Skip to main content

TFS & Jenkins & Chef, oh my: Part 2 - POC detail

The goal is simplify the POC...I think my initial vision will be a bit much to pull off 'well' inside a month.  Some key points like packaging/dependency management, pipelining, etc, will have to be set aside.

POC Scenario: Build and deploy a webapp/svc project (it just needs to deploy with no human intervention)

  1. New code checked in; Orchestrator sees new code and kicks off build script
    1. Build command runs, creates zip file & moves it into Jenkins build# folder?
  2. Build successful? Orchestrator runs deploy script (otherwise notify failure)
    1. Hey Chef, please install the updated project (build) into QA
      1. Ok, let's check out the project definition:
        1. Get latest
        2. Stop services
        3. Copy/extract/overwrite files
        4. Copy new configuration files
        5. Start services
      2. Let's test! serverspec?
    2. Report success (pipeline?)

Bonus Scenario: Rollback

  1. Something is not caught by testing, we need to roll back ASAP.
  2. Authorized person chooses 'rollback to previous version' for this project
  3. Orchestrator deletes the latest build?
  4. Chef runs and installs LastSuccessful

Pain points - even with the simplest method

  • Consistency in projects varies - this means where ProjectA puts all files in this folder, ProjectB puts them elsewhere, ProjectA and BProject (naming conventions)
  • Dependencies - not defined anywhere for anything (i.e. IIS req's, server req's...etc)
  • Configuration files - consistency in naming (mostly pathing and connection strings)
  • Versioning - this is done very wrong/not at all today, also - how to version Chef/config files?

More info on Windows & CD
Did some reading/viewing, very interesting stuff...we aren't even doing CI at this point, so there isn't a huge rush to make it perfect.

I think it's going to be TeamCity or GO at this point.  After having used Jenkins now, it works, but has issues around living in Windows (building from TFS at this point requires it to live there), specifically around the Chef/ruby stuff (doesn't work in Windows Jenkins).  Plus a few other...inconsistencies (the plugin update/restart process occasionally working)...have lead me to investigate other options.  TeamCity comes highly recommended, and it's free - at least for the POC stage (up to 20 projects).  I would have had to use GO & Jenkins together anyways (for pipeline visualization) if TeamCity can do both, or if GO can do both...ya.

The quick and dirty is 'zip'.  Better is to have dependencies and whatnot laid out, so things like NuGet/Chocolatey can be used.  Really no clue about how to do this.

Chef, for's really now just taking our existing deployment documents and using the principle 'Chef does everything, until it can't...then PowerShell'.  How the whole Chef repo works, and how we do configuration files...not sure yet.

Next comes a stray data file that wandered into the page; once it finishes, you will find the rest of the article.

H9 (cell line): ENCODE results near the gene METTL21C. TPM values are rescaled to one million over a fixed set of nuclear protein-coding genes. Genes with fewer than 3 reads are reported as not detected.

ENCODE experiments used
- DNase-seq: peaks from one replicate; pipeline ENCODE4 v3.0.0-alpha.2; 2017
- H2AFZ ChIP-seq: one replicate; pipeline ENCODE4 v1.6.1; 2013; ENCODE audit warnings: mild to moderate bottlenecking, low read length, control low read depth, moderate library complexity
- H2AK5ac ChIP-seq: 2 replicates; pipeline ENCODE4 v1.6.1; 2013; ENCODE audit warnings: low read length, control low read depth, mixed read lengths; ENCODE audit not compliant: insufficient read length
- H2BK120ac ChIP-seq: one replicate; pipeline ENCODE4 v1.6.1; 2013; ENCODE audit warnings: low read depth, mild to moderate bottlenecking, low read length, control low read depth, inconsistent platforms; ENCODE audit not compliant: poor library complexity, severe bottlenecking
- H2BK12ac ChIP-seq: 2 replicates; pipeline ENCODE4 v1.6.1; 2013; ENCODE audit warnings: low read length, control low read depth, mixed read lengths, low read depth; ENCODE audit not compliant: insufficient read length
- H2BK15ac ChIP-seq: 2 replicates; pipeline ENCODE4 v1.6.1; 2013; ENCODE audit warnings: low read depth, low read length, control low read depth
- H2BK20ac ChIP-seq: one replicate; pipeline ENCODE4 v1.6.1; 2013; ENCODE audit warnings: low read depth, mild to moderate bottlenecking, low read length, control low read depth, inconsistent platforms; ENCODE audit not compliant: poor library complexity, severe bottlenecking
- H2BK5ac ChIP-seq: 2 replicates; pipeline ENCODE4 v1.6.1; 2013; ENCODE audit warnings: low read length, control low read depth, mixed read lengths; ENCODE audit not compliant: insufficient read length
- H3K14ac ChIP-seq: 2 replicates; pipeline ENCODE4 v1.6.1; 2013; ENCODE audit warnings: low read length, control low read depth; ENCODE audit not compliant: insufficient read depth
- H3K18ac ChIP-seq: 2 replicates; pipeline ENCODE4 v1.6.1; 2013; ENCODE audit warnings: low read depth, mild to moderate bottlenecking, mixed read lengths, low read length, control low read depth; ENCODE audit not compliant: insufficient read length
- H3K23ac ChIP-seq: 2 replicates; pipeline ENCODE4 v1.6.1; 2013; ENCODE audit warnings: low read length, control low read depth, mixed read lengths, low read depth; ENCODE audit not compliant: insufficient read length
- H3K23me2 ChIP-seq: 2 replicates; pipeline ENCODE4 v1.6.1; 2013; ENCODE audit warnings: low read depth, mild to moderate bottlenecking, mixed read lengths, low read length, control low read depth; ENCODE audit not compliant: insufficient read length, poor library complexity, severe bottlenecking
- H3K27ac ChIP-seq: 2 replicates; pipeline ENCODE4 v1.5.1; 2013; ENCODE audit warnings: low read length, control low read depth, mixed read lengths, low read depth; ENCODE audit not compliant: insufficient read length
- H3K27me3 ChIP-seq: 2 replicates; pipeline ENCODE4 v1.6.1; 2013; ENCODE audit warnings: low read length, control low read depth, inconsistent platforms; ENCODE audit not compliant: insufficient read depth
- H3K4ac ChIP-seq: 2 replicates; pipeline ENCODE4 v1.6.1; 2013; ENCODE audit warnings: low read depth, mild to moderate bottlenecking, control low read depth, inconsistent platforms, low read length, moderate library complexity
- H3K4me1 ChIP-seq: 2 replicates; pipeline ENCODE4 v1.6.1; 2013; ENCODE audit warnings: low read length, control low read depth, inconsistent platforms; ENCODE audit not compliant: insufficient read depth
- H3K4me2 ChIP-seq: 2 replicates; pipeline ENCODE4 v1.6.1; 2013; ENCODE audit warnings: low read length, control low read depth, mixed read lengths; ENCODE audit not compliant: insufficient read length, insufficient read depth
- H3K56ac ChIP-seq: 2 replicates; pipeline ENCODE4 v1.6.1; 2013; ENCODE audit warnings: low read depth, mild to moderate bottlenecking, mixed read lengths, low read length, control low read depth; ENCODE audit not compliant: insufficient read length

Popular posts from this blog

DFSR - eventid 4312 - replication just won't work

This warning isn't documented that well on the googles, so here's some google fodder:

You are trying to set up replication for a DFS folder (no existing replication)Source server is 2008R2, 'branch office' server is 2012R2 (I'm moving all our infra to 2012R2)You have no issues getting replication configuredYou see the DFSR folders get created on the other end, but nothing stagesFinally you get EventID 4312:
The DFS Replication service failed to get folder information when walking the file system on a journal wrap or loss recovery due to repeated sharing violations encountered on a folder. The service cannot replicate the folder and files in that folder until the sharing violation is resolved.  Additional Information:  Folder: F:\Users$\\Desktop\Random Folder Name\  Replicated Folder Root: F:\Users$  File ID: {00000000-0000-0000-0000-000000000000}-v0  Replicated Folder Name: Users  Replicated Folder ID: 33F0449D-5E67-4DA1-99AC-681B5BACC7E5  Replication Group…

Fixing duplicate SPNs (service principal name)

This is a pretty handy thing to know:

SPNs are used when a specific service/daemon uses Kerberos to authenticate against AD. They map a specific service, port, and object together with this convention: class/host:port/name

If you use a computer object to auth (such as local service):

If you use a user object to auth (such as a service account, or admin account):

Why do we care about duplicate SPNs? If you have two entries trying to auth using the same Kerberos ticket (I think that's right...), they will conflict, and cause errors and service failures.

To check for duplicate SPNs:
The command "setspn.exe -X

C:\Windows\system32>setspn -X
Processing entry 7
MSSQLSvc/ is registered on these accounts:
CN=SQL Admin,OU=service accounts,OU=resources,DC=company,DC=local

found 1 groups of duplicate SPNs. (truncated/sanitized)

Note that y…

Logstash to Nagios - alerting based on Windows Event ID

This took way longer than it should have to get here's a config and brain dump...

You want to have a central place to analyze Windows Event/IIS/local application logs, alert off specific events, alert off specific situations.  You don't have the budget for a boxed solution.  You want pretty graphs.  You don't particularly care about individual server states.  (see rationale below - although you certainly have all the tools here to care, I haven't provided that configuration)

ELK stack, OMD, NXlog agent, and Rsyslog.  The premise here is as follows:

Event generated on server into EventLogNXlog ships to Logstash inputLogstash filter adds fields and tags to specified eventsLogstash output sends to a passive Nagios service via the Nagios NSCA outputThe passive service on Nagios (Check_MK c/o OMD) does its thing w. alerting
Open Monitoring Distribution, but the real point here is Check_MK (IIRC Icinga uses this...).  It makes Nagios easy to use and main…